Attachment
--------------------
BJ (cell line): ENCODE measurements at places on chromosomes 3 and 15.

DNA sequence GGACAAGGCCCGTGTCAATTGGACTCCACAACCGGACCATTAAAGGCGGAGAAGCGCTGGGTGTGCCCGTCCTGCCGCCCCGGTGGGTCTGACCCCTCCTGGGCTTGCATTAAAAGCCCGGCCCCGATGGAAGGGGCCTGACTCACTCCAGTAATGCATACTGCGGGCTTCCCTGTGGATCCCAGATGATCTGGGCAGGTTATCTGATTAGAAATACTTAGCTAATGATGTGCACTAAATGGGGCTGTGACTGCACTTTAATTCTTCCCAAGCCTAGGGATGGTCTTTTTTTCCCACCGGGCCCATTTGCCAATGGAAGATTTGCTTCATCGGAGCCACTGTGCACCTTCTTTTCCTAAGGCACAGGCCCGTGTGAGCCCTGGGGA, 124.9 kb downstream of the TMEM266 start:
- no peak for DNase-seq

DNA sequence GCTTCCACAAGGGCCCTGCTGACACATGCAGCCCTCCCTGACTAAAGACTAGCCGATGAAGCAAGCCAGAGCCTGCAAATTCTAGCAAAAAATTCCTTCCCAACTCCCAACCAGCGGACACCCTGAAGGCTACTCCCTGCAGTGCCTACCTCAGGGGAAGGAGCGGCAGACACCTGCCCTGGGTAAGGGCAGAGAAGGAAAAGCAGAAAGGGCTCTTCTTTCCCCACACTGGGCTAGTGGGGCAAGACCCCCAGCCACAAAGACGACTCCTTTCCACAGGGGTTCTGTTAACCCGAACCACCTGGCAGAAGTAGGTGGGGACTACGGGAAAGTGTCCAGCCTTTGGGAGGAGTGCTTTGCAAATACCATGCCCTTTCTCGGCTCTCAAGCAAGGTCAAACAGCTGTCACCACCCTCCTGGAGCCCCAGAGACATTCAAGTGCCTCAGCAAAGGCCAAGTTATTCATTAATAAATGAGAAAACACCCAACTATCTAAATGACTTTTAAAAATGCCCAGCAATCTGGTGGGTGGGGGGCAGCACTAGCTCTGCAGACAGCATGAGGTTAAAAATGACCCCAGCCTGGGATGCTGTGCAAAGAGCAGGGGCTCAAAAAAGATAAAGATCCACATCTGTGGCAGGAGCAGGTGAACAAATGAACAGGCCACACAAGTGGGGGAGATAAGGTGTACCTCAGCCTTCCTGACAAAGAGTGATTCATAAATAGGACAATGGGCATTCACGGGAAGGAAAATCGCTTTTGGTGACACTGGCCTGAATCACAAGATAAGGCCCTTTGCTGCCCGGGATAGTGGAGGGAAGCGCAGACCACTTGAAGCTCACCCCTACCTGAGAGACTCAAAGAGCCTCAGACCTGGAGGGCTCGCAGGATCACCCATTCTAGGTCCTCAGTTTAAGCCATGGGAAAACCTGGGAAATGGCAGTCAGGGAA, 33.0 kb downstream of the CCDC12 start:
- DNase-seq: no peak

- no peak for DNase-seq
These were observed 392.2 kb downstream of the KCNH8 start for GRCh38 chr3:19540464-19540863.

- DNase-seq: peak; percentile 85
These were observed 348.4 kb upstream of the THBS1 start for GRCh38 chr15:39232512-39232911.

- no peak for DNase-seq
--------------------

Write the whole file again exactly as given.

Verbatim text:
BJ (cell line): ENCODE measurements at places on chromosomes 3 and 15.

DNA sequence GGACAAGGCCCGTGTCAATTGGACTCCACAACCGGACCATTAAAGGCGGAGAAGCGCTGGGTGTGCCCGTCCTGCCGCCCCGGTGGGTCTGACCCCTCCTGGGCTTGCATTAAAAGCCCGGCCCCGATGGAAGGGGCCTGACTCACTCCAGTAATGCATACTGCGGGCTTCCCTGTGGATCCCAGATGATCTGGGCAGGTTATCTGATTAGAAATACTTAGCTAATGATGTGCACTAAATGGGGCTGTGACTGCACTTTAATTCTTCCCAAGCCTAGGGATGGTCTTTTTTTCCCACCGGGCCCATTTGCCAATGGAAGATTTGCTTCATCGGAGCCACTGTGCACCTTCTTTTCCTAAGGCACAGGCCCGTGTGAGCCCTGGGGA, 124.9 kb downstream of the TMEM266 start:
- no peak for DNase-seq

DNA sequence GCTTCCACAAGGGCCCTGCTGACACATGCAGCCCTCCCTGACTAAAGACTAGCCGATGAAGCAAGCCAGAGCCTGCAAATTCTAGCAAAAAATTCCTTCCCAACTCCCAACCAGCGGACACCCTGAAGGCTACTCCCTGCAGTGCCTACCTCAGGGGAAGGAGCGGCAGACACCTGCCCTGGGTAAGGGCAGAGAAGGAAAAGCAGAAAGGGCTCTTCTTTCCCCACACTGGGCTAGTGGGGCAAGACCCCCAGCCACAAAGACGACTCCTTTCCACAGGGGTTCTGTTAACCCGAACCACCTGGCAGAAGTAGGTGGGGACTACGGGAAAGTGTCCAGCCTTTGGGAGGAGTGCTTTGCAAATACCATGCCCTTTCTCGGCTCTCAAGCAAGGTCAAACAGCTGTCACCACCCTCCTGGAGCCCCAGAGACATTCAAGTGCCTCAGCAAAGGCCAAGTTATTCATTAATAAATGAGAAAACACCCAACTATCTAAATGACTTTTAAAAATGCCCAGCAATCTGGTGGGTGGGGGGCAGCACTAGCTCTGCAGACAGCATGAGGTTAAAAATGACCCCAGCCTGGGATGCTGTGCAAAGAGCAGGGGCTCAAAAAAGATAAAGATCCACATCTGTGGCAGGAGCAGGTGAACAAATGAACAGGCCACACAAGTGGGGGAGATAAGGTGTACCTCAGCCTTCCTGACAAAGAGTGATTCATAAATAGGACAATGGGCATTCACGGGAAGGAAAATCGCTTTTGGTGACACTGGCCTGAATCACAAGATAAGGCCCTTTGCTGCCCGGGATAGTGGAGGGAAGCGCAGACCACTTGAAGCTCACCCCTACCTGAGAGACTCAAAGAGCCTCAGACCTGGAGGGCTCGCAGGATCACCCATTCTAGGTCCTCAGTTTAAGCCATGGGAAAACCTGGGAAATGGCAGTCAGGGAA, 33.0 kb downstream of the CCDC12 start:
- DNase-seq: no peak

- no peak for DNase-seq
These were observed 392.2 kb downstream of the KCNH8 start for GRCh38 chr3:19540464-19540863.

- DNase-seq: peak; percentile 85
These were observed 348.4 kb upstream of the THBS1 start for GRCh38 chr15:39232512-39232911.

- no peak for DNase-seq